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NEWS UPDATES Asean Affairs        29 January 2011

Suu Kyi appeals for investment, support

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Burma's pro-democracy leader Aung San Suu Kyi has called for investment in her country, which she says has been "left behind".

In an audio address to the World Economic Forum, Ms Suu Kyi said the 55 million people in Burma yearned to be a part of the global community.

Burma had "already missed so many opportunities because of political conflicts", she said. But she said potential investors should "put a premium on respect for the law".

Ms. Suu Kyi, who was under house arrest for seven years until November, said that despite her isolation, she had followed the global response to the economic crisis by listening to radio broadcasts.

She said the response had been "strong and swift" but that "much still remains to be done". "Economic policies linked to human development and capacity building are the best path to the achievement of stability in a democratic transition," the Nobel laureate said.

"I would like to appeal to all those present... to promote national reconciliation, genuine democratisation, human development and economic growth in Burma."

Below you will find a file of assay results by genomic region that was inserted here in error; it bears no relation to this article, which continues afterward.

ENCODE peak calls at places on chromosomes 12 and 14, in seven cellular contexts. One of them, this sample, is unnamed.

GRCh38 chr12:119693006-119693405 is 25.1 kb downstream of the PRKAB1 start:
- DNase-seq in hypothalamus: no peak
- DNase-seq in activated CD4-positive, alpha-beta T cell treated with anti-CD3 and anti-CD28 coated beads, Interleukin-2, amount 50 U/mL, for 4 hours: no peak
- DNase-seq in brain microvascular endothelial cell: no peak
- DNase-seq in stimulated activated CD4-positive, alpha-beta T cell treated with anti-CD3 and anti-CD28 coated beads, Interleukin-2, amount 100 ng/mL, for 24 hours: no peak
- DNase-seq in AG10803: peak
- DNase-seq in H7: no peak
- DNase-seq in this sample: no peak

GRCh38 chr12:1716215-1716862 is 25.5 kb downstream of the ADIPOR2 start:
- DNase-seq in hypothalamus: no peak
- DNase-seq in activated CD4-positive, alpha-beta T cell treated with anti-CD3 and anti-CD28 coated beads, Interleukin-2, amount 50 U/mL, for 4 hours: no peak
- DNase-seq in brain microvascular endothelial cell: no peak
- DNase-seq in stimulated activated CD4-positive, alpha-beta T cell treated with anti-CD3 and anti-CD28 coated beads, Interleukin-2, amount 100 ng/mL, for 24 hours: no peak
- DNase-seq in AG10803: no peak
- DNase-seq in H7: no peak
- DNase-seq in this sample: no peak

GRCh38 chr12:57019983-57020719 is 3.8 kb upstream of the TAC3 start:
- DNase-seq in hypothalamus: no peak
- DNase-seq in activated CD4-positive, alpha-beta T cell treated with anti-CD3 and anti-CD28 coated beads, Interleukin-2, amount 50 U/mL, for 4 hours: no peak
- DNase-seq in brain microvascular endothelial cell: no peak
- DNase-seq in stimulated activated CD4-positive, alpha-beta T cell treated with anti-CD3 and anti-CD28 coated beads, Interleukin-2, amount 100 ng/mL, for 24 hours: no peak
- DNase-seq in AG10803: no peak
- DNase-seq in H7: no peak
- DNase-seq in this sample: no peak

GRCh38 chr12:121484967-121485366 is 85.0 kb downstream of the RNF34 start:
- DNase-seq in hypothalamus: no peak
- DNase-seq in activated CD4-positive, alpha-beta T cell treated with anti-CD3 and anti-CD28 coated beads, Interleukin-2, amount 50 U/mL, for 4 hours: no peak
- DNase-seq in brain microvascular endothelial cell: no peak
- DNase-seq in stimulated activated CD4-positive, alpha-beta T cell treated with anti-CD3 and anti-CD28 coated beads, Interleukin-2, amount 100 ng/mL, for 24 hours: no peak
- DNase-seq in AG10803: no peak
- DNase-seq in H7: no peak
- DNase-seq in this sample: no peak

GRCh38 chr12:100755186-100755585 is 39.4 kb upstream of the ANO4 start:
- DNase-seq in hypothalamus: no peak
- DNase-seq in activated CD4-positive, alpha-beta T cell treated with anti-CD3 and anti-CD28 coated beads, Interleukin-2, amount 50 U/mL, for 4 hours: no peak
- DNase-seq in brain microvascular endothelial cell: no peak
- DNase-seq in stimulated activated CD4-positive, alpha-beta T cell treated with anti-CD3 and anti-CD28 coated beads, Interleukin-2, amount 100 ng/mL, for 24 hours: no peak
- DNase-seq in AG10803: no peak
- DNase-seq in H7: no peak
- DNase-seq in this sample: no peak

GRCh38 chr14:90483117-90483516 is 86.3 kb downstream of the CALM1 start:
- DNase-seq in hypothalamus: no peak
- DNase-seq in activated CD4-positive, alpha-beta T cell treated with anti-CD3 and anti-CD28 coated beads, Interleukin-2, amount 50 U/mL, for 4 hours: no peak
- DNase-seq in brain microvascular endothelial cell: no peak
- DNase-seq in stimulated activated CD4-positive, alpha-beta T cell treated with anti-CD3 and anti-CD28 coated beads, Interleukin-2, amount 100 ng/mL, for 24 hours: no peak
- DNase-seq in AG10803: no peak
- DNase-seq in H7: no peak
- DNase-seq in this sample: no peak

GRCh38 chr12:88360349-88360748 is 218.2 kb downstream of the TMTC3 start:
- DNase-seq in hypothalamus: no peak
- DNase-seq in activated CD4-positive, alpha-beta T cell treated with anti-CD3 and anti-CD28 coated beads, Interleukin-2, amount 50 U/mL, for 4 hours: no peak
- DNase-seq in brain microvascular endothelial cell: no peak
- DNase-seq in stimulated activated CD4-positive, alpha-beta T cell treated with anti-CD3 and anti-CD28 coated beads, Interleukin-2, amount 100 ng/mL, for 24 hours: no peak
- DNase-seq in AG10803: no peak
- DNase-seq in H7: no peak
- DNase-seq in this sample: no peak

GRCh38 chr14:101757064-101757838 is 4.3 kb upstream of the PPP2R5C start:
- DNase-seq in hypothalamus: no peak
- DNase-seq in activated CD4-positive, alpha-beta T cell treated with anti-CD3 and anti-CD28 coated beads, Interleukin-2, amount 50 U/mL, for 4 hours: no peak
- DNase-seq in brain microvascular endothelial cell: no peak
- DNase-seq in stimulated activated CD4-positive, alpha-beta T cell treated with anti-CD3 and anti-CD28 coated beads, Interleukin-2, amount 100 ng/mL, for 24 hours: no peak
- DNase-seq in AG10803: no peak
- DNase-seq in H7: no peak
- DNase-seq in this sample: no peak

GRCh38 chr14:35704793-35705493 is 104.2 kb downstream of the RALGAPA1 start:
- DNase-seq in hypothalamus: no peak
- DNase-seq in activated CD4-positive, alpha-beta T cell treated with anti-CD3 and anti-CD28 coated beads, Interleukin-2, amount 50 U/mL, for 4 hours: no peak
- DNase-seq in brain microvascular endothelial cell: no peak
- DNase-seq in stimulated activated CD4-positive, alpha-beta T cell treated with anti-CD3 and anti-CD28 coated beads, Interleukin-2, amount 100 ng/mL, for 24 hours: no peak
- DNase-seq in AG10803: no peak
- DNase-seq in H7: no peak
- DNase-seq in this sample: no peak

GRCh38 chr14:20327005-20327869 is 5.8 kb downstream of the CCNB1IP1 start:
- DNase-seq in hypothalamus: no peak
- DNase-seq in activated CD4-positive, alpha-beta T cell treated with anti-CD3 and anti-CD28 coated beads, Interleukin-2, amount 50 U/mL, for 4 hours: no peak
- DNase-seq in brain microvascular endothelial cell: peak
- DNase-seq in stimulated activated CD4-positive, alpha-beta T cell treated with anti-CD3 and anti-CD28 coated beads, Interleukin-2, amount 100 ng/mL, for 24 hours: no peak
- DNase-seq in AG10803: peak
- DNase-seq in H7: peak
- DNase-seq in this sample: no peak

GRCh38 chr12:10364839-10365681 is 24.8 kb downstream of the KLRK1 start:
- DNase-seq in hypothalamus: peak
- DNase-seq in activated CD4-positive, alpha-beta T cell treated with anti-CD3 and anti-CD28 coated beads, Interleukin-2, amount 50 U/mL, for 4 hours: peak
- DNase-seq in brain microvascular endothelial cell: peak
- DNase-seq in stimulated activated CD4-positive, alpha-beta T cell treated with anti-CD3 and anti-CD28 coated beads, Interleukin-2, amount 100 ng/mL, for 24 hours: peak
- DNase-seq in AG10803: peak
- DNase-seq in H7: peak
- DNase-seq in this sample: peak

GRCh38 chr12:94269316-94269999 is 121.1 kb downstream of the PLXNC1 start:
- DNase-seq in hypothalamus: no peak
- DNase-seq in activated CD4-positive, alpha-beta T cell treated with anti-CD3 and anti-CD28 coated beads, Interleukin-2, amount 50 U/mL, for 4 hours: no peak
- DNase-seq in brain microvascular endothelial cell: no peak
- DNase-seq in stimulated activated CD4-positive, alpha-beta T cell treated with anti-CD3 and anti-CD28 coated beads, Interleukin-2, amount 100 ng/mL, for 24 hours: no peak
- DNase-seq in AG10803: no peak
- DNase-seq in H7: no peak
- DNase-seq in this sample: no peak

Earlier on Friday, Burma's highest court rejected a move by My Suu Kyi, whose 1990 election victory was ignored by the military junta, to have her NLD party reinstated after it was dissolved for boycotting last year's election.

The Supreme Court ruled that the NLD's case had no legal basis.

Ms Suu Kyi's lawyer, Nyan Win, told the BBC that only the chief justice could now change the ruling and that there was nothing else the NLD could do.

But he said: "Our existence and our legality does not change because of this court decision. Our party still exists. As Aung San Suu Kyi said, what really matters is the support of the people."

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04 January 2011
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It is commonplace in journalism to write two types of articles at the transition point between the year that has passed and the New Year. As this writer qualifies as an “old hand” in observing Thailand with a track record dating back 14 years, it is time take a shot at what may unfold in Thailand in 2011.

The first issue that can’t be answered is the health of Thailand’s beloved King Bhumibol, who is now 83 years old. He is the world's longest reigning monarch, but elaborate birthday celebrations in December failed to mask concern over his health. More

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